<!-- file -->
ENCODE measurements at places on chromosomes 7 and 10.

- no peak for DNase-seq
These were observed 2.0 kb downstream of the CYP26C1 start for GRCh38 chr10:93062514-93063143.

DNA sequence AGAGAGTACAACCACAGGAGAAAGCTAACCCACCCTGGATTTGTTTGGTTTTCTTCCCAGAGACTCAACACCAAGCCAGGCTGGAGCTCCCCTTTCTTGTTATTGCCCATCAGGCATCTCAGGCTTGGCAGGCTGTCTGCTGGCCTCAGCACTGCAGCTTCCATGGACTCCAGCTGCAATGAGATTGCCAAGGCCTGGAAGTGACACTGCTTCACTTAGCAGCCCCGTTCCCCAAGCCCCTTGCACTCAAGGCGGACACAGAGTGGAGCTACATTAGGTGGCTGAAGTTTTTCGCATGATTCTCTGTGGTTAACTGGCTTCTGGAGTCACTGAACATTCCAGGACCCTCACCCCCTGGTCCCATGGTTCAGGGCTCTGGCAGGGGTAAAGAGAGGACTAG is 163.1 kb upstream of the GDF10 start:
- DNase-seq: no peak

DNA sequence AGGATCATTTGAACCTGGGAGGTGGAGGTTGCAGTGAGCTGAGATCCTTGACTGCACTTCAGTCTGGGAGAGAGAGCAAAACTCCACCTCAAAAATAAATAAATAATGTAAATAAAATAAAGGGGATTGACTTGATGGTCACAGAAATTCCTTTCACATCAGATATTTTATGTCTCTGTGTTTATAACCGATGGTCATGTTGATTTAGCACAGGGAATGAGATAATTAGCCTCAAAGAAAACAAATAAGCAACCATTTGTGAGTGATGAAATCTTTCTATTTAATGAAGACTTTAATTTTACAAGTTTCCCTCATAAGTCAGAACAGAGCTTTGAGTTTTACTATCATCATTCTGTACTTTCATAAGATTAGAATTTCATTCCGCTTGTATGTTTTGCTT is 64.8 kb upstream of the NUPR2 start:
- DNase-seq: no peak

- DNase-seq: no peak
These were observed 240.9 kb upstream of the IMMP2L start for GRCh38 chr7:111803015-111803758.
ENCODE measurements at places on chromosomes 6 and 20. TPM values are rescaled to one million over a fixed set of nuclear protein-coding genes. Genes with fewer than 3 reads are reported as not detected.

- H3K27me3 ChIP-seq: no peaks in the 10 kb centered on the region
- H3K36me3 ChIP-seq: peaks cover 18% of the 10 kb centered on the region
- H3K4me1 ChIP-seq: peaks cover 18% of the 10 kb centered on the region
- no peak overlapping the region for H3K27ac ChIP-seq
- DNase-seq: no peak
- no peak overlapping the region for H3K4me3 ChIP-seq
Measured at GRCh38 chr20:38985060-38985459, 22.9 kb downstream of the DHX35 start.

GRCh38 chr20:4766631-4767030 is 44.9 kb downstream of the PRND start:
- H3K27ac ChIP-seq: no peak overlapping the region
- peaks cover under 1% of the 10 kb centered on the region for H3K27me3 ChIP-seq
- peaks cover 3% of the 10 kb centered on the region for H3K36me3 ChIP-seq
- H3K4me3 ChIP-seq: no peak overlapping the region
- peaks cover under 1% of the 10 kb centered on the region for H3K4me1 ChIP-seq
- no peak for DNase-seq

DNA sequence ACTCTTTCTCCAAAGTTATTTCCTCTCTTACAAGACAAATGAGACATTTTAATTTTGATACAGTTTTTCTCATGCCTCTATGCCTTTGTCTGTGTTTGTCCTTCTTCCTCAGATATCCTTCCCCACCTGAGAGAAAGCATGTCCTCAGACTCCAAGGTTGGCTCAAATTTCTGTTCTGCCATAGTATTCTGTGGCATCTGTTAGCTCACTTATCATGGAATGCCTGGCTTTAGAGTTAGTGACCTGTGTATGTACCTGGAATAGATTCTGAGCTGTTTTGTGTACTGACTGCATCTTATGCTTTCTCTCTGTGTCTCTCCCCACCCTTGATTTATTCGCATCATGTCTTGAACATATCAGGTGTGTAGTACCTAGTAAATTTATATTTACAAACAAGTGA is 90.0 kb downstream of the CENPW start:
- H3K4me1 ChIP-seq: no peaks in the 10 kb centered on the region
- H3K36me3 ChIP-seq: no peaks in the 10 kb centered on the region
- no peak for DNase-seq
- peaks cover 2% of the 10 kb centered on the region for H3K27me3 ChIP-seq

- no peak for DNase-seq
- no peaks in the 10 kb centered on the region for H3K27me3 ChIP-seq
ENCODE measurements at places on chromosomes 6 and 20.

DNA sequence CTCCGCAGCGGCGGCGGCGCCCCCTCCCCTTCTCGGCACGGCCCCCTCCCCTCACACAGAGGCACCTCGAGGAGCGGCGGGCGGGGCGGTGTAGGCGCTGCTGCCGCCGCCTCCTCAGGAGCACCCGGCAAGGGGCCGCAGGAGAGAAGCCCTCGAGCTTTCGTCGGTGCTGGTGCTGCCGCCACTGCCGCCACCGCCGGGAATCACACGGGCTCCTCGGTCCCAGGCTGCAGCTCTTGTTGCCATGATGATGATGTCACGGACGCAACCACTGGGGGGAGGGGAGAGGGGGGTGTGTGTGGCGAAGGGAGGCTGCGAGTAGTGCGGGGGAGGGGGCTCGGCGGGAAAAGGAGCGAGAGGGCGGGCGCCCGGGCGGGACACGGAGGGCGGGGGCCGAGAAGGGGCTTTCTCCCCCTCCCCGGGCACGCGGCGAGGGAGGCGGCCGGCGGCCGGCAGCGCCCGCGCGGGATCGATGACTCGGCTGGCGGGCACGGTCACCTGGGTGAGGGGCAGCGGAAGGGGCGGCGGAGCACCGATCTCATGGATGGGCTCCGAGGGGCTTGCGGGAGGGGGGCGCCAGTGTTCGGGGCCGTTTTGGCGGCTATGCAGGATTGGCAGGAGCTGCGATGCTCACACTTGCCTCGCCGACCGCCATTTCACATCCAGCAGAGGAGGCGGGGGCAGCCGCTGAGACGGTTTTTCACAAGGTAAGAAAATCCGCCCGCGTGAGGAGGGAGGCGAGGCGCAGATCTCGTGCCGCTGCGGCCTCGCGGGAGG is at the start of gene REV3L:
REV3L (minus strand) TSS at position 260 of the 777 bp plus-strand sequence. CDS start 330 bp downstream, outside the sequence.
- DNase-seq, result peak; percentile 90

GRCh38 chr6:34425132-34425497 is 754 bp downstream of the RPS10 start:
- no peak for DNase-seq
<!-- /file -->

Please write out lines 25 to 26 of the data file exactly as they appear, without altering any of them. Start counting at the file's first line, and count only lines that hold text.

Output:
DNA sequence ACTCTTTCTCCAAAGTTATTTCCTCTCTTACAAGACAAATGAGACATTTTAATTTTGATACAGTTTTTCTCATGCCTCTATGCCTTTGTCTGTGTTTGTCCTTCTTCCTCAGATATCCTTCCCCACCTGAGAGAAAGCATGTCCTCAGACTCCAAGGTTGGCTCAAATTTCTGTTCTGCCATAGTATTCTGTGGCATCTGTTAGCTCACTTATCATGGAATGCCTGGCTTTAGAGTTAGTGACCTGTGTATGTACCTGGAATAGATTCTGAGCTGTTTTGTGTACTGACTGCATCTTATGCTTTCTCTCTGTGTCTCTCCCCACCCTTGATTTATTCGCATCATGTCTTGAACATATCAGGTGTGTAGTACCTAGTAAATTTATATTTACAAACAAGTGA is 90.0 kb downstream of the CENPW start:
- H3K4me1 ChIP-seq: no peaks in the 10 kb centered on the region